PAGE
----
Post the huge success of Aronofsky’s Black Swan, the question on everybody’s minds was what would come next for now Oscar winning actress, Natalie Portman, who played the good girl gone bad, and fellow ballerina Mila Kunis, who proved herself to be a master seductrice.
What followed was the close release of 2 films of almost identical plot. First was No Strings Attatched, where Portman starred opposite Aston Kutcher. She played a surgeon, too busy for a relationship, preferring a ‘just sex’ agreement. The flimsy character study and weak script made for awkward viewing, made worse by the utter lack of chemistry between the couple. This was possibly due to the timing of the release, which clashed with the big time gossip/scandal of Portman’s new born baby girl with Black Swan choreographer, Benjamin Millepied, which covered every glossy on the shelves.
Her own happily ever after made the pairing with Kutcher completely unbelievable /ridiculous and what followed were some awkward/cringe-worthy moments instead of genuine laughs. Failing to spark any excitement, it was a box office flop overall.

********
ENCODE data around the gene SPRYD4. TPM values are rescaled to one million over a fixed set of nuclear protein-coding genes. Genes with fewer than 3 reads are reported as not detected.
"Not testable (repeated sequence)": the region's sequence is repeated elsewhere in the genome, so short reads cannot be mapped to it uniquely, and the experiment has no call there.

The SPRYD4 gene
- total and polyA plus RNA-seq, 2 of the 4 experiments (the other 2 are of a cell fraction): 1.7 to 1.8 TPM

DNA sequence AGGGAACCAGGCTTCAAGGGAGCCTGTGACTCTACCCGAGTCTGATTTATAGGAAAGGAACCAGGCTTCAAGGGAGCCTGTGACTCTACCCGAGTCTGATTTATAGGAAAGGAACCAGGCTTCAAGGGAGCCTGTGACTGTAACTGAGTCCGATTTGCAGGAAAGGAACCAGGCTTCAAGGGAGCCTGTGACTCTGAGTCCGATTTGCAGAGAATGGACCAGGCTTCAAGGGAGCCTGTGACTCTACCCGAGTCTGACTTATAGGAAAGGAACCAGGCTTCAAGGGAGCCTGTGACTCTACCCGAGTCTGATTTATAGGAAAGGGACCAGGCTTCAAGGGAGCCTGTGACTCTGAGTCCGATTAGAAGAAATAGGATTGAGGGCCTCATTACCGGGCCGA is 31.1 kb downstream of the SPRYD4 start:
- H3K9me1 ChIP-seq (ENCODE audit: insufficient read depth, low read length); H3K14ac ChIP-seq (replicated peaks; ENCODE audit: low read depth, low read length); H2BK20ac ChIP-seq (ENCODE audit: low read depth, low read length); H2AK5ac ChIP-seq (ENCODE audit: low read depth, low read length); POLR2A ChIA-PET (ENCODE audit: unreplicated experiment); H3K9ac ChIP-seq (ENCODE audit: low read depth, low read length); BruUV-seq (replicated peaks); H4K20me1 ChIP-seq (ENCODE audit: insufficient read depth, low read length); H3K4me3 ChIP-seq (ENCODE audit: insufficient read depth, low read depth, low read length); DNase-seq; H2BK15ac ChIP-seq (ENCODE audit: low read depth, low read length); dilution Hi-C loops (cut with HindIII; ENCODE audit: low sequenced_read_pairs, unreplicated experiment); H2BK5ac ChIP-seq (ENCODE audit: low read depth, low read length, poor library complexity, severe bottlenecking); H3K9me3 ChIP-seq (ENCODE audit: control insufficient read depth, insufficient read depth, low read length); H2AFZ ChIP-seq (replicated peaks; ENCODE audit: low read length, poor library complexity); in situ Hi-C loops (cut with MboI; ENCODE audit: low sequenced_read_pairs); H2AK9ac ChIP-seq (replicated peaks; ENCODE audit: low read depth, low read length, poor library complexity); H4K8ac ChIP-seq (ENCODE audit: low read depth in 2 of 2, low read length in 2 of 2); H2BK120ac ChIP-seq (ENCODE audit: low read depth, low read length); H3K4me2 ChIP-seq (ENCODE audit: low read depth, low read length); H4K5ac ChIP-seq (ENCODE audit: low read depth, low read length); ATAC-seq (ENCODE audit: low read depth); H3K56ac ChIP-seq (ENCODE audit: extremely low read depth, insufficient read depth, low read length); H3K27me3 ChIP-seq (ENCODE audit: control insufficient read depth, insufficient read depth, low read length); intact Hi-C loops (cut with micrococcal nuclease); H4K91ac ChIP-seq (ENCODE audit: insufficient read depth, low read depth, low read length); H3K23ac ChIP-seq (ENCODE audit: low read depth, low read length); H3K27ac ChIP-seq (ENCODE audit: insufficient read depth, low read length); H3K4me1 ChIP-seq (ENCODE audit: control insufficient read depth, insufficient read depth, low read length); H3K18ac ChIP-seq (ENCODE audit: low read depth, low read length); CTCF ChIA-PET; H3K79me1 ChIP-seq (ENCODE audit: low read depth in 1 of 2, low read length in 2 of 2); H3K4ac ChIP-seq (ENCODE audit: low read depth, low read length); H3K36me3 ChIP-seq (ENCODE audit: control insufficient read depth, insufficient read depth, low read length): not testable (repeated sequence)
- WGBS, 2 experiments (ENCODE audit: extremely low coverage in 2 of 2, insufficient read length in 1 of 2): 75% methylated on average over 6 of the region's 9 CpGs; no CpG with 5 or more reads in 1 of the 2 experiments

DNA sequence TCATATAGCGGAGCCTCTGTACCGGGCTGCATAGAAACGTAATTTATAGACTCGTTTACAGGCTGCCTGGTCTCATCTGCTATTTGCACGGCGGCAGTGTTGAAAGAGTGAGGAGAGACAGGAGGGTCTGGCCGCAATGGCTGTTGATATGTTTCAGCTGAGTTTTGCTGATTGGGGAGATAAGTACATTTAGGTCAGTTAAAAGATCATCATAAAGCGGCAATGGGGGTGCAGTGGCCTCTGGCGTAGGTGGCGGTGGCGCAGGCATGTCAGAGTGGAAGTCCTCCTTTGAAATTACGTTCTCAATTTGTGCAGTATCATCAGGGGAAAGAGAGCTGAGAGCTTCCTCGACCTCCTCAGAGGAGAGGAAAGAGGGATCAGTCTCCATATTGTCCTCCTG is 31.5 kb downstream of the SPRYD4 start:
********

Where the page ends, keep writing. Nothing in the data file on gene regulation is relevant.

Then came Friends With Benefits. Helped hugely by mass marketing and premiere appearances by the glamorous cat-eyed Mila Kunis and MTV boy Justin Timberlake, they were literally bringing sexy back.
The film felt like a thoroughly modern affair. The latest chart toppers lead us through a bustling New York city filled with a new generation of career driven, fast talking, fashion forward twenty-somethings, trying to negotiate the rules of attraction in the digital age. Where anonymity helps fast romance, dating has become a treacherous game filled with broken hearts.
Modern film expects its audience to have a library of rom-com references enough to watch films within films and recognise them, to not tolerate certain predictability and to spot or buy into the new clichés. It should also expect its audience to be thoroughly in touch with modern culture; internet phenomenon, celebrity and famous figures in arts, music, film, literature, slang vocab etc. Without this, how can the rom-com evolve. Moreover, it’s not just about keeping up with the cool kids but about introducing us to a new generation of gender stereotypes.
Their snappy dialogue referenced everything from flash mobs, ipad apps of the bible to obsessive John Mayer fans (one in particular played by emerging star Emma Stone). Keep up if you can.
In short, with Friends with Benefits, we need no introduction, the couple’s instant click is evident. It isn’t about where the plot goes or whether the guy gets the girl, their playful city frolicking is enough to both entertain and warm any lonely heart.
Note: I love Natalie Portman and am confident her next role will prove her great talents. As for Ashton, he should stick to Punk’d.